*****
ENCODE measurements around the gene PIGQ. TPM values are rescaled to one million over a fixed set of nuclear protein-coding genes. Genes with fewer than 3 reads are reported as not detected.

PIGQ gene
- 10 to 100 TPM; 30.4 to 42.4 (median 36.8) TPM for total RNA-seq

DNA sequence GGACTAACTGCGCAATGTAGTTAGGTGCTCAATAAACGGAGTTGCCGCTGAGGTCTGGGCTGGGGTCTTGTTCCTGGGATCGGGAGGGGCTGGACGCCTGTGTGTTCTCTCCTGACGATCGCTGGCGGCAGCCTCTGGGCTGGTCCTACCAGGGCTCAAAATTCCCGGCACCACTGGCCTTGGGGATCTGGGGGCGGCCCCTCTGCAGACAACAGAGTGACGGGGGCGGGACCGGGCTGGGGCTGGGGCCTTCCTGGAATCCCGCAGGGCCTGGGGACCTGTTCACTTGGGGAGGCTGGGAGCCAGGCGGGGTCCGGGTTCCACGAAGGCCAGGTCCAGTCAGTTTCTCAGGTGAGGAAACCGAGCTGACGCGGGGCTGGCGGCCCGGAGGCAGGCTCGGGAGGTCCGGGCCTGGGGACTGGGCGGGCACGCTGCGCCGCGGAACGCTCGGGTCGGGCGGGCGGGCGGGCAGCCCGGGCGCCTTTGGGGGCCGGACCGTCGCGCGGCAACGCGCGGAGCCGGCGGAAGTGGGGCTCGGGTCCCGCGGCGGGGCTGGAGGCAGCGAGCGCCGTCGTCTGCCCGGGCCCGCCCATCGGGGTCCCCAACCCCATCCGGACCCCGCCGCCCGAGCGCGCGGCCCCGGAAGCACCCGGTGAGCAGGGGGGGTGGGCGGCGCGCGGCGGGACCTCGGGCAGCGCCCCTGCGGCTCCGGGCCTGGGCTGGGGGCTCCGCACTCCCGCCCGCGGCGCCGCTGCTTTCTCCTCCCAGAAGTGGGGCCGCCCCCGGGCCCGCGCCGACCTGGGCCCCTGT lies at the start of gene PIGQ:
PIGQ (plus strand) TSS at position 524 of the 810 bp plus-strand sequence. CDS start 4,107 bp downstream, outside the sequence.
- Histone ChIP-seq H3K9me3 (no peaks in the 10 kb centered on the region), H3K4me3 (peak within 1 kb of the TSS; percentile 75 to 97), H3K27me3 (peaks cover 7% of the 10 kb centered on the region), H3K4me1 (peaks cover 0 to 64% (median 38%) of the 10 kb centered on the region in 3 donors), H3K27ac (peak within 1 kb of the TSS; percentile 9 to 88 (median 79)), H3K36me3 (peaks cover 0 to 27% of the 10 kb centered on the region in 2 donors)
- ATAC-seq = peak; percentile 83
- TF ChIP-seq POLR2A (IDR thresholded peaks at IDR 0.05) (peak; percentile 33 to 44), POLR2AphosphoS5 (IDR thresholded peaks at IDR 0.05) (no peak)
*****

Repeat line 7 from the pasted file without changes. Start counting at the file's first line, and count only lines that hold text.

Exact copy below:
- ATAC-seq = peak; percentile 83